Sibley's return, recrossed when all danger was over, and when back to their old hunting grounds. Besides, the guides who were acquainted with the country stated that " a large body of Indians could not live on the other side long without going a great distance west; that always at this season of the year the indians camped on the Coteau, near the tributaries of the James, where the numerous lakes or springs kept the grass fresh; here the buffalo were plenty, and the lakes and streams full if fish; and that here they prepared their meat for the winter, moving to the Missouri, where the fuel was plenty, to winter." I therefore determined to change my course toward the east, to move rapidly, and go as far as my rations would allow.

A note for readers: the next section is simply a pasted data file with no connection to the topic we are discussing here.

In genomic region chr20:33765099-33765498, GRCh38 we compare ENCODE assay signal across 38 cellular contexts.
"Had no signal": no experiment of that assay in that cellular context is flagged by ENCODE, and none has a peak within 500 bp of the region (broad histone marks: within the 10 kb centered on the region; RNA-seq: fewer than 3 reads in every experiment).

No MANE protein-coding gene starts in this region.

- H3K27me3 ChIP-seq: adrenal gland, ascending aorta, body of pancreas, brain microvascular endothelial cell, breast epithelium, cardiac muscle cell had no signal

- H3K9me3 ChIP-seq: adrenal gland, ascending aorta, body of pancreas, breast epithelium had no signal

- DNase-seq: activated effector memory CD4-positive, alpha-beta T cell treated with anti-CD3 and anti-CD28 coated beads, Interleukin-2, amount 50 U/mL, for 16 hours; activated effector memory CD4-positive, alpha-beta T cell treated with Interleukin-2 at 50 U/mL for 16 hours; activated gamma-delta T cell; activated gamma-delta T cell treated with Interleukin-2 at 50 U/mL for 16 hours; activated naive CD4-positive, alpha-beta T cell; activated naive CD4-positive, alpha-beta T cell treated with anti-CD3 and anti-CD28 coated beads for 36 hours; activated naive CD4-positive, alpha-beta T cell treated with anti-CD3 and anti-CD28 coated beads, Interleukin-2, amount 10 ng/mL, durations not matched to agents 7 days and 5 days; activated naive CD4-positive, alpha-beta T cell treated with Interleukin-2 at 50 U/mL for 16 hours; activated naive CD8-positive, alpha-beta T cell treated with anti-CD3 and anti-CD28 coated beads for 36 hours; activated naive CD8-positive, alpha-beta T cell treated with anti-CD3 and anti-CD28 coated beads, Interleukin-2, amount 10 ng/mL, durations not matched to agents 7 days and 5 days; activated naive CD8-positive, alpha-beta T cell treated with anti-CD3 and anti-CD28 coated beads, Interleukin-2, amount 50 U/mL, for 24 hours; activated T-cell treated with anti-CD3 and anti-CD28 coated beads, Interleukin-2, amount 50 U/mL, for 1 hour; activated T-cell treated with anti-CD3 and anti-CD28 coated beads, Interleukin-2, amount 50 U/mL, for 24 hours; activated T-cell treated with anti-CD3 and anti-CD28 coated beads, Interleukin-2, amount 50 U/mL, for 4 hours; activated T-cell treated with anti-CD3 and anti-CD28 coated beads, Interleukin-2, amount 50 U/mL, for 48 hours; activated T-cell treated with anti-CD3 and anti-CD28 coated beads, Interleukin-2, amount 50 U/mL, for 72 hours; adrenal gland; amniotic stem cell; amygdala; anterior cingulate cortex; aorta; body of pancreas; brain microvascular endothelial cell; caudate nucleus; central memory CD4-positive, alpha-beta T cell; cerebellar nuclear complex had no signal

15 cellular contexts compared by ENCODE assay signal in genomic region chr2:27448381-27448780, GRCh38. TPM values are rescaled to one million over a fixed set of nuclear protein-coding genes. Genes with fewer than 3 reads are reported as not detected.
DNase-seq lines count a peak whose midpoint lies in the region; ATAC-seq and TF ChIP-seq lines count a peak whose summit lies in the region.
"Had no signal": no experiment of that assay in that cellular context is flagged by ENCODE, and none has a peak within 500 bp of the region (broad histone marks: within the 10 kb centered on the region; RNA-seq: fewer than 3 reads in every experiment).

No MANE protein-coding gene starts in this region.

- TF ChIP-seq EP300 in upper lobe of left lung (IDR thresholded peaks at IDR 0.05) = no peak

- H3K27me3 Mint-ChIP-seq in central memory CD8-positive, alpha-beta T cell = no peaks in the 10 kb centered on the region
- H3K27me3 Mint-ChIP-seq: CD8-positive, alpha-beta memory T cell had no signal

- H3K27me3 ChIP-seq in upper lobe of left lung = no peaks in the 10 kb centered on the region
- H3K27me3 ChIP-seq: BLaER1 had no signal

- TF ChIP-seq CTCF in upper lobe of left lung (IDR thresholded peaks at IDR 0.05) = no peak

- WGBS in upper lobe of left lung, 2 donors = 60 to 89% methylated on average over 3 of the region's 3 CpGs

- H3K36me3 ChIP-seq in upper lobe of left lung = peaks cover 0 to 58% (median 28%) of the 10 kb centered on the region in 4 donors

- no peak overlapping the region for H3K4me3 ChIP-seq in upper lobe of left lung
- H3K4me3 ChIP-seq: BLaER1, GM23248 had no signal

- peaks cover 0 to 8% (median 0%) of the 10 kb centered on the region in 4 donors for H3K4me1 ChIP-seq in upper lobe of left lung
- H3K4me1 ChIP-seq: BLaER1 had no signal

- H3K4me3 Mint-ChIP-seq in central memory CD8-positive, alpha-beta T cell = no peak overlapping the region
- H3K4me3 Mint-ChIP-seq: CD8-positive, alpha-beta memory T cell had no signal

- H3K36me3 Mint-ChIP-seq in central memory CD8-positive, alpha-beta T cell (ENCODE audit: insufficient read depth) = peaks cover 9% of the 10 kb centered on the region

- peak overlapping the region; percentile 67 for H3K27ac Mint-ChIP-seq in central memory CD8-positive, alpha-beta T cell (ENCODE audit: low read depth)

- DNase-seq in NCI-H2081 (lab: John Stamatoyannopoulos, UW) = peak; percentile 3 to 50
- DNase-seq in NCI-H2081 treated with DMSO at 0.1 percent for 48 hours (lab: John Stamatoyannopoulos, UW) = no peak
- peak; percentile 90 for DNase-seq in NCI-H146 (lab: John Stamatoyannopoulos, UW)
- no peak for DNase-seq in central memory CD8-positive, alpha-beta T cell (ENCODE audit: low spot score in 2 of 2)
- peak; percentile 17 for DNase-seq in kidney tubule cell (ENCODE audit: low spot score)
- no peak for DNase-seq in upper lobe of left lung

I felt serious alarm for the safety of Captain La Boo, who had about 50 men with him, and who had already been out over two days without rations. I encamped here for the next day, and sent out four companies of the Second Nebraska and one of the Sixth Iowa, under command of Major [J. W.] Pearman, Second Nebraska, to hunt him up, and see if there were any Indians on the Missouri. The next day, however, Captain La Boo's company returned, having made a march of 187 miles, living upon what buffalo and game they could kill, scouring the country to my left, overtaking the camp of ten lodges he was sent after, destroying them, but seeing no Indians. This same day (29th) I sent two companies of the Sixth Iowa to the mouth of Apple Creek. They reported on their return that they found the fortified camp of General Sibley, his trail toward the east; that they could see no signs of there having been any fight there, nor could they see the Mackinaw boat reported by this old Indian. This detachment was under command of Captain [D. W. C.] Cram, Sixth Iowa Cavalry. The battalion of Major Pearman joined me before staring, having seen nothing, and, after a march of above 90 miles through a country with no wood whatever, but with good and plenty of lakes of the most abominable water, on the 3rd of September we reached a lake, where, on the plains near by, were the remains of a very large number of buffaloes killed, some quite recently. Here I encamped to wait the reports of the commands I had out during the march, who every day discovered fresh signs of Indians, their lodge trails spread over the country, but all moving toward a point known to be a favorite haunt of the Indians. I had this day detailed one battalion of the Sixth Iowa, Major [A. E.] House commanding, and Mr. Frank La Framboise as guide, to keep ahead of me 5 miles, and, in case they saw a small band of Indians, to attack them, or take them prisoners. If they should find a large band, too large to successfully cope with, to watch the camp at a distance, and send word back to me, my intention being to leave my train under charge of a heavy guard, move up in the night time so as to surround them, and attack them at daybreak. But, for some reason satisfactory to the guide, he bore off much to my left, and came upon the Indians in an encampment of cover 400 lodges, some say 600, in ravines, where they felt perfectly secure, being fully persuaded that I was still on my way up the Missouri. This is what the Indian prisoners say. They also state that a war party followed me on my way up, in hope of stampeding me; but this they could not do. I marched with great care, with an advanced guard and flankers; the train in two lines, 60 paces apart, the troops on each side; in front and center, myself with one company and the battery; all loose stock was kept between the lines of wagons. In this way I lost no animals on the campaign except some few, about a dozen, that got out of camp at night; nor did the Indians, during all the trip, ever attack me or try to stampede me.